With a little thought it will be clear that the elements comprising the five product components,although they are combined and integrated in the visitor's experience, are in fact capable of extensive and more or less independent variation over time.Some of these variations are planned, as in the case of the Disney World developments in previously unused areas around Orlando, FLorida, where massive engineering works have transformed the natural environment and created a maor tourist destination.By contrast,in New York,London,or Paris, the city environments have not been much altered for travel and tourism purposes, although there have been massive planned changes in the services and facilities available to visitors.Many changes in destination attractions are not planned, and in northern Europe the decline in popularity of traditional seaside resorts since the 1960s has been largely the result of changes in the accessibility of competing destinations in the sunnier south of the Continent. Changes in the product components often occur in spite of, and not because of, the wishes of governments and destination planners.They occur because travel and tourism, especially at the international level, is a relatively free market, with customers able to pursue new attractions as they become available. Changes in exchange rates, which alter the prices of destinations, are certainly not planned by the tourism industry, but have a massive effect on visitor numbers, as the movements between the UK and the USA since 1978 have demonstrated. It is in the promotional field of images and perceptions that some of the most interesting changes occur,and these are marketing decisions.The classic recent example of planned image engineering may be found in the "i love New York" campaign,which, based on extensive preliminary market research, created a significant improvement to the "Big Apple's" appeal in the early 1980s.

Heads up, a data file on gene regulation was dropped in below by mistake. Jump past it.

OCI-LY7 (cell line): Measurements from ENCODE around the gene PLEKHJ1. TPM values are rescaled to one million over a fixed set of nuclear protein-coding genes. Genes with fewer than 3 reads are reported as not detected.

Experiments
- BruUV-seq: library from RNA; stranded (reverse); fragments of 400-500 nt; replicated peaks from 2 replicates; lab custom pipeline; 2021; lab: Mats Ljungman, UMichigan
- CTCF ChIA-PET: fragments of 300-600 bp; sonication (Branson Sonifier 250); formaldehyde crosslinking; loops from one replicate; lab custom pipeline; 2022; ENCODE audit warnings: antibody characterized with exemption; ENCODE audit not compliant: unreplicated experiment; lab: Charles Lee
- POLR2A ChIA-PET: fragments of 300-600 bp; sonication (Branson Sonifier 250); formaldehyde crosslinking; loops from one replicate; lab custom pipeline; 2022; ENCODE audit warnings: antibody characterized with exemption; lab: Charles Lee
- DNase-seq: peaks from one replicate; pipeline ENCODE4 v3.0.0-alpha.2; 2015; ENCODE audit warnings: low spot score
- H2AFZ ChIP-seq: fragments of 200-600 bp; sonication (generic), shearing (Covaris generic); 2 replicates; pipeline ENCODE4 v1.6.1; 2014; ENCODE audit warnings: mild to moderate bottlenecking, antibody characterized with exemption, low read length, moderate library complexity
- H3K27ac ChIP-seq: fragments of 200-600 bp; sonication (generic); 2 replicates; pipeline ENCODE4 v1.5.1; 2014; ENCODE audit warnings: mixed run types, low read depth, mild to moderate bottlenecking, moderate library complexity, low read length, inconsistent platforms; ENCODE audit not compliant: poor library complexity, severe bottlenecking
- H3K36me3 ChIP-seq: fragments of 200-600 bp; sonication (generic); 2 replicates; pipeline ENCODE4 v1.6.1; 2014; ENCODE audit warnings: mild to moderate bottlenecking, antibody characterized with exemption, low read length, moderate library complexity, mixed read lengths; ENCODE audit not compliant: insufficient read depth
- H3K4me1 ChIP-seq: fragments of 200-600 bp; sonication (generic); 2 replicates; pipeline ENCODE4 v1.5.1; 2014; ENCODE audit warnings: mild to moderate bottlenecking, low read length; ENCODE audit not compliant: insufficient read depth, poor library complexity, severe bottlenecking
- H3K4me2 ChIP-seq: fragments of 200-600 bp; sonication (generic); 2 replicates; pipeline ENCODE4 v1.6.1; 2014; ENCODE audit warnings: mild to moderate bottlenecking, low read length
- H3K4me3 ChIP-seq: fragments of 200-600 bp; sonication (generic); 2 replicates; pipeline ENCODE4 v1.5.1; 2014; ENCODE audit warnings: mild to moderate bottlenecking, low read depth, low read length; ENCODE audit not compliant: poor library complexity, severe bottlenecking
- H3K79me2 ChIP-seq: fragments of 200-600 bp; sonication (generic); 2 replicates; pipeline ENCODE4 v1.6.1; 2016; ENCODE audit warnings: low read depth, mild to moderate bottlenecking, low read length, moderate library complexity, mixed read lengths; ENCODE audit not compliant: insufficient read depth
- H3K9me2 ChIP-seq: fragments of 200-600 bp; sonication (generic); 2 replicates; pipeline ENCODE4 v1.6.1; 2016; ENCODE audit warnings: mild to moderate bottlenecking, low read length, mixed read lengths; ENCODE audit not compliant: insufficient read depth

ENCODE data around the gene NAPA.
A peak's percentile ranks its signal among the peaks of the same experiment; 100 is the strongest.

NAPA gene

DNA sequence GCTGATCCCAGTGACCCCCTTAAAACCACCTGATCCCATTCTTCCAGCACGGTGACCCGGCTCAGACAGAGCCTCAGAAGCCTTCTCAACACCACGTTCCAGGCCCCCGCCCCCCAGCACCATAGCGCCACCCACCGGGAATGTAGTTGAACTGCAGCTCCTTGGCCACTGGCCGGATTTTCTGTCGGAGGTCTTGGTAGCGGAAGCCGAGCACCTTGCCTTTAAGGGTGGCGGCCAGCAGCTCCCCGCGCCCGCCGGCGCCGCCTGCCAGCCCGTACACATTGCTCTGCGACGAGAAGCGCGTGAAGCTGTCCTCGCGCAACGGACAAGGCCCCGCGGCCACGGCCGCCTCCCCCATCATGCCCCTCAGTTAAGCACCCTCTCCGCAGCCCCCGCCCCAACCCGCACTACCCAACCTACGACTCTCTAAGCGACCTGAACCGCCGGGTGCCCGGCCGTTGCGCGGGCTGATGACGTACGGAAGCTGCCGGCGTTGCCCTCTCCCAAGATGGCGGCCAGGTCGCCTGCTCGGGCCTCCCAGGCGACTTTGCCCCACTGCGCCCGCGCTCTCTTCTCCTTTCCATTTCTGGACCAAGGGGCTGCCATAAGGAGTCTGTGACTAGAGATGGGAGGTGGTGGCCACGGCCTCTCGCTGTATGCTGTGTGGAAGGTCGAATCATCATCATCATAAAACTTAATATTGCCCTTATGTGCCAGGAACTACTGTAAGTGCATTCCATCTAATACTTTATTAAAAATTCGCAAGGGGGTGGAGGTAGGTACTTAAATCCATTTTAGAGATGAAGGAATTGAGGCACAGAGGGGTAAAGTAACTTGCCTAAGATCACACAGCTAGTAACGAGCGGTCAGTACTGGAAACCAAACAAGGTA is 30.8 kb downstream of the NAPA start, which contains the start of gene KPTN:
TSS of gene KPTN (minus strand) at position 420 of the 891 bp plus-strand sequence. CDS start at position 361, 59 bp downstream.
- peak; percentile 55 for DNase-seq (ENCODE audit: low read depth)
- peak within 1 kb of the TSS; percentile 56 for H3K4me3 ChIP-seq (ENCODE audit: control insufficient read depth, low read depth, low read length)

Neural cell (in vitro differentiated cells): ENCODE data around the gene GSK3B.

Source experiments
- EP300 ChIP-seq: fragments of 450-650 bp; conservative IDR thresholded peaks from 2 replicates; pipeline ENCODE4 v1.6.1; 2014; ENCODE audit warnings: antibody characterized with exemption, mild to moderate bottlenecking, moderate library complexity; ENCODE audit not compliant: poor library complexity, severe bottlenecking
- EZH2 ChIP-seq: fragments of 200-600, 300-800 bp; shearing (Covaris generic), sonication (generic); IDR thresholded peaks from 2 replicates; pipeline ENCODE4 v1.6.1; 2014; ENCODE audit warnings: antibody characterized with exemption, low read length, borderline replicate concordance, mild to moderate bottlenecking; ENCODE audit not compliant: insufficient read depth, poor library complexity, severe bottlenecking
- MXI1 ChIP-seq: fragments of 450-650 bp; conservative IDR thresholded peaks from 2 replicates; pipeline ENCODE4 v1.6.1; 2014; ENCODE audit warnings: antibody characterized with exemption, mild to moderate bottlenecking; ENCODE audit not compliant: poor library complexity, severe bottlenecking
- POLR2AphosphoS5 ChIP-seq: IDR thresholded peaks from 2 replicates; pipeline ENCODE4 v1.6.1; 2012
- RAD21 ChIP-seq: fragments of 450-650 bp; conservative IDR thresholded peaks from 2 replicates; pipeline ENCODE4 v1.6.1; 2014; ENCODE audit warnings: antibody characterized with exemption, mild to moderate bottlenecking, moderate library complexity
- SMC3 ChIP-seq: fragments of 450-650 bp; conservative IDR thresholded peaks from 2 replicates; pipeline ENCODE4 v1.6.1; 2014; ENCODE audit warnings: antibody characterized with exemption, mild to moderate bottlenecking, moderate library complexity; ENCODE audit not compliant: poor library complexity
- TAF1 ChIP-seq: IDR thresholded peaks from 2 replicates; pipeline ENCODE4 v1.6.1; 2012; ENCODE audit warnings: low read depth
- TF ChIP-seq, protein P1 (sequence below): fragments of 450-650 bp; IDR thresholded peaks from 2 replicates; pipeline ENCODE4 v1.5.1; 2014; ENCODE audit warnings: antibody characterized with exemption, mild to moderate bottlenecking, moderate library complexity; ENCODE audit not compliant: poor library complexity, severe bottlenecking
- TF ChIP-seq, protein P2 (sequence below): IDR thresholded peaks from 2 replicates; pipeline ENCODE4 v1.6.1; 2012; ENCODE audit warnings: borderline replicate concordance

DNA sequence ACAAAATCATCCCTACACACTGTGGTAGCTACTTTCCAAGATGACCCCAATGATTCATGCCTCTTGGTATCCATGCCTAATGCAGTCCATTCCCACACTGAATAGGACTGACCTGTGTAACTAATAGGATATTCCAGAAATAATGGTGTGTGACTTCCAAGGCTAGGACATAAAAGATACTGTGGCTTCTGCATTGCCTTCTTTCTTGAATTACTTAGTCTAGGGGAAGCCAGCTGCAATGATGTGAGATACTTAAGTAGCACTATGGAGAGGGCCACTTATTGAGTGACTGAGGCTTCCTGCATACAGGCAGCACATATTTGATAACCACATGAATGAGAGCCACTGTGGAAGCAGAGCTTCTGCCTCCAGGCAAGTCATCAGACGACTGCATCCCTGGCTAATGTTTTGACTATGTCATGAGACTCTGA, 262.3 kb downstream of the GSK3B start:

The view of the product taken by customers, whether or not they buy an inclusive package from a tour operator or travel wholesaler, is essentially the same view or standpoint as that adopted by tour operators.Tour operators act on behalf of the interests of tens or hundreds of thousands of customers, and their brochures are a practical illustration of blending the five product components.